After Turkey demanded U.S. President Barack Obama take executive action to extradite Fethullah Gülen, the leader of the Gülenist Terror Group (FETÖ), the United States has once again extended asylum for İbrahim Parlak, a known PKK militant.
Parlak, 54, sought asylum in the United States in the 1990s after a 1988 attack by the PKK terrorist organization along the Turkish-Syrian border that killed two Turkish soldiers. He was accused of the murder of the two soldiers, together with Murat Karayılan, a senior figure in the terrorist organization who is responsible for thousands of murders since the 1980s. After his citizenship application process was put under review in 2001 following Turkey's request for extradition, he faced deportation to his home country. A ruling by the U.S. Board of Immigration issued earlier this week allowed him to extend his stay. The U.S. government could appeal the ruling, but it is unlikely that his deportation will be allowed, as the U.S. Department of Homeland Security has in the past approved further delays of his extradition, and several Congress members have vouched for the Michigan-based Parlak, and in past years have succeeded in securing deferrals.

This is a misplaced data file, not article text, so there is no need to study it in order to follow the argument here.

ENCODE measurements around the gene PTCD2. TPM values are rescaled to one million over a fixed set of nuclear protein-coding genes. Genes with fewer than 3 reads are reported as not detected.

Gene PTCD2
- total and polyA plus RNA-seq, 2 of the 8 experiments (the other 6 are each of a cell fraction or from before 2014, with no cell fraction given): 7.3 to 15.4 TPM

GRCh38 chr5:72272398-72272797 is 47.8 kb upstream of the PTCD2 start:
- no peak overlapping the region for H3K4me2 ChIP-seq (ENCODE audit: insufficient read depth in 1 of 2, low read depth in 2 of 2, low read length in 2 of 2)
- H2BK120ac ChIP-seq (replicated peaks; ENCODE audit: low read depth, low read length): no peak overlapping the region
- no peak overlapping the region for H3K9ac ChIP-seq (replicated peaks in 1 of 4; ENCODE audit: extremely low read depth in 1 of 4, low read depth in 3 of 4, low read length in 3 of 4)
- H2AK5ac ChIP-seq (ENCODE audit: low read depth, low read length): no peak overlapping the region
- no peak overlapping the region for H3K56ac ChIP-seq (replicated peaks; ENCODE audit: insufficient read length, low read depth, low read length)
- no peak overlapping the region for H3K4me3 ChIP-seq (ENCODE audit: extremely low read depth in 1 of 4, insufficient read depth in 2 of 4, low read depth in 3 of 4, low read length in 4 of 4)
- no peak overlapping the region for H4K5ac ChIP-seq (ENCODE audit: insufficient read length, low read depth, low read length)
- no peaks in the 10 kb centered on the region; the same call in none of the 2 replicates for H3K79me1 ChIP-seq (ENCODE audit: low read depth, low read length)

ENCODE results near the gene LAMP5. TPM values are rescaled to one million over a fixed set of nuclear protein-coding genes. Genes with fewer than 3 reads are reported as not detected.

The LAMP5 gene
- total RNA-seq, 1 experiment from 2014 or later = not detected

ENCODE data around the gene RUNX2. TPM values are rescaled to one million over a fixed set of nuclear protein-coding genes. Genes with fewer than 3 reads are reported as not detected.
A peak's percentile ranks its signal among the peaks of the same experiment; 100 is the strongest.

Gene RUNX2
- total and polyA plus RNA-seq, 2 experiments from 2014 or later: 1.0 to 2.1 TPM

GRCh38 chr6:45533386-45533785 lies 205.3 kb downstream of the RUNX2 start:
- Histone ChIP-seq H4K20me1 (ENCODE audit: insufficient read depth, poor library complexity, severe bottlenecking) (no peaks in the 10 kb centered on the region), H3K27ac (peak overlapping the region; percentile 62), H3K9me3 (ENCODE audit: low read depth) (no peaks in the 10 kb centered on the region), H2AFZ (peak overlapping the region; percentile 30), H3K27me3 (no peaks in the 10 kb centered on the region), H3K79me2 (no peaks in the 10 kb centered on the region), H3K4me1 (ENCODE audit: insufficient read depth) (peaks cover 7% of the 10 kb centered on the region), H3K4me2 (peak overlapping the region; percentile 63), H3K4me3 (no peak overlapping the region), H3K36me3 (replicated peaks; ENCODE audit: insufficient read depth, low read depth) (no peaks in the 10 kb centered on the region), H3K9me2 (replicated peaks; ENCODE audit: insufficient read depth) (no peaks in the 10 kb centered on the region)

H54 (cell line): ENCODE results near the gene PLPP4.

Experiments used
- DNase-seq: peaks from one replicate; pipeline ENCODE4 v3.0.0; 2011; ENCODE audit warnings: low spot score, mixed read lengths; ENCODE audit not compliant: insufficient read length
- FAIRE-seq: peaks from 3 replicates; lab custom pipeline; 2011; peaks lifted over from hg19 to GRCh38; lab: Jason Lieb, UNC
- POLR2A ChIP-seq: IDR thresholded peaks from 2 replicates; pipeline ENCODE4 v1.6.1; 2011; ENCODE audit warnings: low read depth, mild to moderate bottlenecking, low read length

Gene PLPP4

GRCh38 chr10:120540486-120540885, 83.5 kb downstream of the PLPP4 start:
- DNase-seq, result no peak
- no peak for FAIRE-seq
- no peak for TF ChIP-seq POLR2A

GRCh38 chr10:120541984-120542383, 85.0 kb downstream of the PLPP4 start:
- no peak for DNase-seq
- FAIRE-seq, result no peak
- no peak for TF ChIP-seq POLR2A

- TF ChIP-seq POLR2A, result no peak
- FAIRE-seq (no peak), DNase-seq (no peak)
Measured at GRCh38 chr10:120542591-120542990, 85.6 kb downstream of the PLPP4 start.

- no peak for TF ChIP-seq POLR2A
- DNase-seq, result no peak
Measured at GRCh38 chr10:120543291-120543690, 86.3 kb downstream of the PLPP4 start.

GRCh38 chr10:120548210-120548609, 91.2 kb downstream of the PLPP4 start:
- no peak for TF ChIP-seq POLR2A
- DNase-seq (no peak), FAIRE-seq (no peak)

Turkey and the United States, two close allies, have a mutual extradition agreement in place, but the extradition of individuals like Parlak and Fethullah Gülen remain thorny issues. Parlak was granted deferrals, as he argued he would face torture or execution if he was sent back to Turkey. The U.S. has demanded that Ankara present evidence of Gülen's involvement in terrorism and the attempted coup attempt before they will accept extradition to face charges in Turkey. The PKK and FETÖ are viewed by Ankara as extremely dangerous terrorist organizations. Turkish authorities accuse Gülen of masterminding a coup attempt on July 15, during which hundreds of civilians, police and military officers were killed by a military junta linked to Gülen, in an attempt to seize power. A U.S. State Department spokeswoman said last week that the extradition process for Gülen could take years. The terms of the extradition treaty require extradition if the offences are crimes in both countries, although the requested party can refuse the request if it concludes that the request for extradition is intended to punish a person for political offenses or due to their political opinions. Parlak has long claimed that he was "a political activist" and that during his brief imprisonment in Turkey before he fled to the U.S., he was tortured on charges of PKK membership.